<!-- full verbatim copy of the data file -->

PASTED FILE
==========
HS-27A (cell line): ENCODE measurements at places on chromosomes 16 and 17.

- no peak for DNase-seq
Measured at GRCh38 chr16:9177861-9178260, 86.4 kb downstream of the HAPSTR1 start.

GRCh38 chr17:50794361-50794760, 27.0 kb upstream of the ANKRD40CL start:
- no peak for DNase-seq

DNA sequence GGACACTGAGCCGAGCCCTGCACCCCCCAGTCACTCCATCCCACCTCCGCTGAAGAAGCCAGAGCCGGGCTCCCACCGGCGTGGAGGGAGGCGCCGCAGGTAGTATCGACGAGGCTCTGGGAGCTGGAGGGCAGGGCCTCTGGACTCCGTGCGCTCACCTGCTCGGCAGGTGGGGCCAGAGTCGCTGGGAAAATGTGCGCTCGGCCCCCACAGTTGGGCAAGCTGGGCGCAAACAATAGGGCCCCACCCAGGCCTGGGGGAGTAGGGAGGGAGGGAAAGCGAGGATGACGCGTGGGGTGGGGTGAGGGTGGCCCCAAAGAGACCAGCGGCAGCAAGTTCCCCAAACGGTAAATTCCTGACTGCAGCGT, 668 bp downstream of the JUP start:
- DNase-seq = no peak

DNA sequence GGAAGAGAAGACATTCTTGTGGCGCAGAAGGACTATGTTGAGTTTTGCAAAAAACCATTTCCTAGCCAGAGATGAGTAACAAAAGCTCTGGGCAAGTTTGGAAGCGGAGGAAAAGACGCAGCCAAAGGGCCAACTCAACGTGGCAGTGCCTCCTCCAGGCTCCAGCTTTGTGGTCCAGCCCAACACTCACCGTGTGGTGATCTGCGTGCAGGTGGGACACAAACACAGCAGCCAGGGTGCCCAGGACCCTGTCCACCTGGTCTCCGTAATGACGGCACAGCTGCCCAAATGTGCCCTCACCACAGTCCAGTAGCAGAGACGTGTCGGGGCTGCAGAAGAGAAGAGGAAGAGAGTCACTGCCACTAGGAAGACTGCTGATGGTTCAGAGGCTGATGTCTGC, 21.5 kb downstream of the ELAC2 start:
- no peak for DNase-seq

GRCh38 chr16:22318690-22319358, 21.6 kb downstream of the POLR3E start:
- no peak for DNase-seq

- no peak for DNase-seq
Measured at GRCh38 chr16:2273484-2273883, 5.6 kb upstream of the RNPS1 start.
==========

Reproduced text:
HS-27A (cell line): ENCODE measurements at places on chromosomes 16 and 17.

- no peak for DNase-seq
Measured at GRCh38 chr16:9177861-9178260, 86.4 kb downstream of the HAPSTR1 start.

GRCh38 chr17:50794361-50794760, 27.0 kb upstream of the ANKRD40CL start:
- no peak for DNase-seq

DNA sequence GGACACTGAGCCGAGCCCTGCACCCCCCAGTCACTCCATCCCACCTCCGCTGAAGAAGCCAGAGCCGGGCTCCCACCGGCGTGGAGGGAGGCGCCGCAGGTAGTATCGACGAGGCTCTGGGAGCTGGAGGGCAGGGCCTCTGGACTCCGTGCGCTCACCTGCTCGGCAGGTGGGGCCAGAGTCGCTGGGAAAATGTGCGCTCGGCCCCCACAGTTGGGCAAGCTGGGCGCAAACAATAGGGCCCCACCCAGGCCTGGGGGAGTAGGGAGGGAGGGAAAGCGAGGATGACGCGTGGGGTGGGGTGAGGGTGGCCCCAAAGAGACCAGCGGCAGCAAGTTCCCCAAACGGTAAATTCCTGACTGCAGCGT, 668 bp downstream of the JUP start:
- DNase-seq = no peak

DNA sequence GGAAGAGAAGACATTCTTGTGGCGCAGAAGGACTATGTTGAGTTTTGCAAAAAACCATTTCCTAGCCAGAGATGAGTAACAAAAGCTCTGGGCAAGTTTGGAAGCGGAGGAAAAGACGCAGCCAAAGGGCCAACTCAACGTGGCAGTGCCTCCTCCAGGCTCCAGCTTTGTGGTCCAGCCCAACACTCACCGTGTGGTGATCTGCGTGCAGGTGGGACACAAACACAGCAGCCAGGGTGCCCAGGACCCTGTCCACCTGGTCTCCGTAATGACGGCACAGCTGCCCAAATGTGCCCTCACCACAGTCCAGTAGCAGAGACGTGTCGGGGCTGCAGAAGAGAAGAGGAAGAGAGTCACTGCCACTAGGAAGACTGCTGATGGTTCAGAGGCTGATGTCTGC, 21.5 kb downstream of the ELAC2 start:
- no peak for DNase-seq

GRCh38 chr16:22318690-22319358, 21.6 kb downstream of the POLR3E start:
- no peak for DNase-seq

- no peak for DNase-seq
Measured at GRCh38 chr16:2273484-2273883, 5.6 kb upstream of the RNPS1 start.